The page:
The first line of French cavalry rode straight past the squares and were eventually destroyed by my cavalry. This is the second rather thin looking line of cavalry shortly before they were blasted away by musketry. The French cavalry was now a spent force.
8.00pm and the French drummers of the guard are getting ready to beat out the pas-de-charge. Everything now depends on the guard breaking through the centre of the allied line to win the day.
It's getting tense and its getting dark. The French come on in the same old style.
Picton rides forward, "Now Maitland, now's your time!". He orders a nifty passage of lines that puts the British foot guards into the front line just as the enemy grenadiers reached the bottom of the ridge.
The huge mass of the French guard approach the allied line. You can see through the window that it really is dark now!
10.00pm (turn 12) - the British see off the French in the same old style! We even fought an extra round of melee taking us to turn 13 but it was obvious that with the British front line almost at full strength, and with a melee bonus for defending the ridge and hedge, there was no way the French were going to break through without reserves and the guard WAS the last reserve.
Wellington raised his hat "The army will advance!" Hill's highlanders move forward in the distance while the rest of his command prepares to advance towards La Haye Sainte.
A somewhat dejected D'Erlon surveys the scene at the end of the game. What happened to his fine command? We may never know...


Roy - for providing the venue, 80% of the figures and a fantasic lunch and refreshments.

Stuart (and the chaps from Cirencester Wargame Club) - for playtesting and refining the rules.

A small army of painters - for helping to get the troops ready in an incredibly short period of time.

To the many generous gamers who have kindly donated figures to my project over the years (you know who you are)

The Cast:

Napoleon Bonaparte - Myself (of course)
Marshal Ney - Mark F
Lt Gen Count D'Erlon - Neil
Lt Gen Count Reille - Nigel
Lt Gen Count Lobau - John

The Duke of Wellington - Stuart
The Prince of Orange - Richard
Lt Gen Lord Hill - Matt
Blucher - Steve S

Final thanks goes to eBay and Napoleon Bonaparte without whom none of this would have been possible!


Anonymous said...

Absolutely marvelous! Its been a joy to follow this game.

Stryker said...

Thank you Mr Hobbyist - it was a joy to play as well!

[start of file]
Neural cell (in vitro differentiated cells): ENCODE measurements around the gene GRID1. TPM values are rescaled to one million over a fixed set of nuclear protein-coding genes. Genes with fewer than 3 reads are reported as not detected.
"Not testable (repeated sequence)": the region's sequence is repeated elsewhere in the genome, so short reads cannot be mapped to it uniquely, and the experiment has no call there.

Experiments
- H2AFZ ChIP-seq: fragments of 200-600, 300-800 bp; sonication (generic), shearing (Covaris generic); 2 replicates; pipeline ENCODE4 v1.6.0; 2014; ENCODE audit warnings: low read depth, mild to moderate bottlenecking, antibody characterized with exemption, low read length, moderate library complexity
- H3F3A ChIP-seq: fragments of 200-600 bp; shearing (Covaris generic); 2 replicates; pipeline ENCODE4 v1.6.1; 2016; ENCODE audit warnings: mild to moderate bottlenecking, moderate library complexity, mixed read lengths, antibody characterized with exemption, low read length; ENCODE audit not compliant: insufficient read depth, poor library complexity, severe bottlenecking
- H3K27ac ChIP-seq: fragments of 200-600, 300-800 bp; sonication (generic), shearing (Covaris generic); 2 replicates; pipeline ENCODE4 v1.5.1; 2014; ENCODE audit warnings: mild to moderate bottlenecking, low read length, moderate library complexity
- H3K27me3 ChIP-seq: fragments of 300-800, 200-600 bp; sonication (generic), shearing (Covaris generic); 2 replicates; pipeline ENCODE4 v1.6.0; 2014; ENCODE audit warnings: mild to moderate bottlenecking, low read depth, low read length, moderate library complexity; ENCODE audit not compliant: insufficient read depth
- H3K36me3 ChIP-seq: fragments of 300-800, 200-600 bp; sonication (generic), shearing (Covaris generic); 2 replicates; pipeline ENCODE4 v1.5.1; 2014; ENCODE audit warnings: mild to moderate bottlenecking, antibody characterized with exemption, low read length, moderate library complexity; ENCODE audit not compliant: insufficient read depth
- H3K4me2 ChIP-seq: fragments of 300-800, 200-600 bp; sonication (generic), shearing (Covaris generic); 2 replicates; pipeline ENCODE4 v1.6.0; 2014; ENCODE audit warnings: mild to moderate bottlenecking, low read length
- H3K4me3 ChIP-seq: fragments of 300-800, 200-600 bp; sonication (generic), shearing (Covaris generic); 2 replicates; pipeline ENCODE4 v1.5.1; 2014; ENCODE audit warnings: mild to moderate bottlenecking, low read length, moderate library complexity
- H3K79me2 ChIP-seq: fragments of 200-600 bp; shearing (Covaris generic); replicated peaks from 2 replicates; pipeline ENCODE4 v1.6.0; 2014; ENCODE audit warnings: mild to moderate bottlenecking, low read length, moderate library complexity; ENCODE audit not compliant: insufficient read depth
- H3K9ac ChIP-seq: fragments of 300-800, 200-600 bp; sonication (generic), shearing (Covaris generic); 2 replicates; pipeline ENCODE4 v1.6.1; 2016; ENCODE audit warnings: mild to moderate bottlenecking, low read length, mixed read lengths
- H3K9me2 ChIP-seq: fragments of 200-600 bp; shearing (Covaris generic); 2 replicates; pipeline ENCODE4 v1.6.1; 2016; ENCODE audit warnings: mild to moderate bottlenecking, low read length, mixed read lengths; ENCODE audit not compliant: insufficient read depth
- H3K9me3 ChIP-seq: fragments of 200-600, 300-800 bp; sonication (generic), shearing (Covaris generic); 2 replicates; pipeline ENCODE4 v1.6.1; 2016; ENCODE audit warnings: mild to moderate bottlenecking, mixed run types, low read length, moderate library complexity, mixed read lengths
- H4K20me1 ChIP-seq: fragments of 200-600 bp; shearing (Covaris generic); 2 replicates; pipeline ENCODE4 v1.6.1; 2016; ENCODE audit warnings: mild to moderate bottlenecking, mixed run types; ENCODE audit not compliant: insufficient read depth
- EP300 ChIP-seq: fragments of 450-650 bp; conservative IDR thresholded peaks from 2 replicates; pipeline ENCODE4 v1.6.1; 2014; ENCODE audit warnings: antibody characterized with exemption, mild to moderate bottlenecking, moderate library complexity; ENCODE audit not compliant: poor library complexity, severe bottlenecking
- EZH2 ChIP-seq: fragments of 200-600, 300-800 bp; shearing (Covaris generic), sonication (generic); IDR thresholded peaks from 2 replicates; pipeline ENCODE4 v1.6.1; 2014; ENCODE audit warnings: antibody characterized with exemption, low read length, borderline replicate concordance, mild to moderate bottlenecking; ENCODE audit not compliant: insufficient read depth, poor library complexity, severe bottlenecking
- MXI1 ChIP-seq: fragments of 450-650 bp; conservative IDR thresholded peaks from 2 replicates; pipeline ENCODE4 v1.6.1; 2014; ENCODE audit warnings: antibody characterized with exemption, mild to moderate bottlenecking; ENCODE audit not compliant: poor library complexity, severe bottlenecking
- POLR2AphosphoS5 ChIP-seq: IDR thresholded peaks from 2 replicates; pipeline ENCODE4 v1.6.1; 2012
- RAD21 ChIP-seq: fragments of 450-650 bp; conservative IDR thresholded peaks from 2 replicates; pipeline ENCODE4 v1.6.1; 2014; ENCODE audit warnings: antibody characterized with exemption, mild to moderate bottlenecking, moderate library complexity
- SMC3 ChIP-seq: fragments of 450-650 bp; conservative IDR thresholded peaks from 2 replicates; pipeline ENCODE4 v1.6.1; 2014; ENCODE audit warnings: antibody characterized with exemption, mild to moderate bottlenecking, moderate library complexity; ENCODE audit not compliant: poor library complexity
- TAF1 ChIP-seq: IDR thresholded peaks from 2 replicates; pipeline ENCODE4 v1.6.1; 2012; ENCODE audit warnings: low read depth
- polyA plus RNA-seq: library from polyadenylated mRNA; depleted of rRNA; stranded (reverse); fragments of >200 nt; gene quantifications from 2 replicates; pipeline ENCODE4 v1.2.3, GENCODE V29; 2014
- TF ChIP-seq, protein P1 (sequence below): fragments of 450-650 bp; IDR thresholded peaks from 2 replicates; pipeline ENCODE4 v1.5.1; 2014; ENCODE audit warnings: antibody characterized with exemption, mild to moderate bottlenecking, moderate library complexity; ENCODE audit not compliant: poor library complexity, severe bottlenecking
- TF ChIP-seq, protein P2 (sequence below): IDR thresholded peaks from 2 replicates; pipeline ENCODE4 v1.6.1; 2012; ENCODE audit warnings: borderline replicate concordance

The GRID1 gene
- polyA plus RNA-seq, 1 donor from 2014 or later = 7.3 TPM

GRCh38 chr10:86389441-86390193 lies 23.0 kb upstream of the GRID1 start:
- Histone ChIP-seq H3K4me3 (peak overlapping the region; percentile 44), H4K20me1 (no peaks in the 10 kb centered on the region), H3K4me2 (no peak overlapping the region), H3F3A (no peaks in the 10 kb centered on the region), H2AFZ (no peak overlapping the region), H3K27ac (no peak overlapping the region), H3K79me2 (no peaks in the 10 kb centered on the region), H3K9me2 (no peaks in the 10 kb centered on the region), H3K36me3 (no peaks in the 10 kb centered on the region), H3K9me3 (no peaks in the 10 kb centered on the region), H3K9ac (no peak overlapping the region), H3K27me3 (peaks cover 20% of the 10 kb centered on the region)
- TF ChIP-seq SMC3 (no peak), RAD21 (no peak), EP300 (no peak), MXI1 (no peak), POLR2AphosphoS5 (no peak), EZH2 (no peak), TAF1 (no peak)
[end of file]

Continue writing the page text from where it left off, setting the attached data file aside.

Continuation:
lewisgunner said...

Yes, a great pleasure to be involved. I'd like to put in a word here for the French Young Guard Horse Artillery who have a uniform that would really get the girls.

The Cumberland Hussars are just a paint job on the standard Austrian Hussar by HH....a nice piece of work by Peter Walker.
Yes the French Old Guard chasseurs are a conversion of some Old Guard Grenadiers with their bearskin and head removed and a bicorne substituted. I think the OG fought in greatcoats at Waterloo, long blue ones, which would be nice to have if there is a suitable figure. The HH greatcoated grenadier has a coat that I find rather too short, but I suppose that it could do at a pinch....I would need to find 24 of course.

Wellington Man said...

Splendid! And an interesting case of war game following early 1970s epic movie. DÉrlon's Corps just seemed to vanish during that one too.

Congratulations all round. A vintage triumph.


Heinz-Ulrich von Boffke said...

Yes, a truly amazing spectacle. And some really nice photography too.

Best Regards,


KEV. said...

Superb write up and photos - Thankyou IAN for bringing it all to us- Waterloo - an epic recreation of grand proportions. Well done to all. Regards. KEV.

Stuart C said...

A very enjoyable game for all concerned. I was surprised how far we got as most Waterloo games seem to stall before any of the main attacks are launched. I think a combination of fast-play rules and lots of players meant we managed to make excellent progress.

Big thanks to Roy and Ian for staging it.

Inevitably we need to think about what's next ;-)

Stryker said...

Thanks for all the comments!

Stuart - what next indeed? I thought something based on Leipzig would be fun but I haven't had the heart to break it to Roy yet as we will need about 300 Austrians.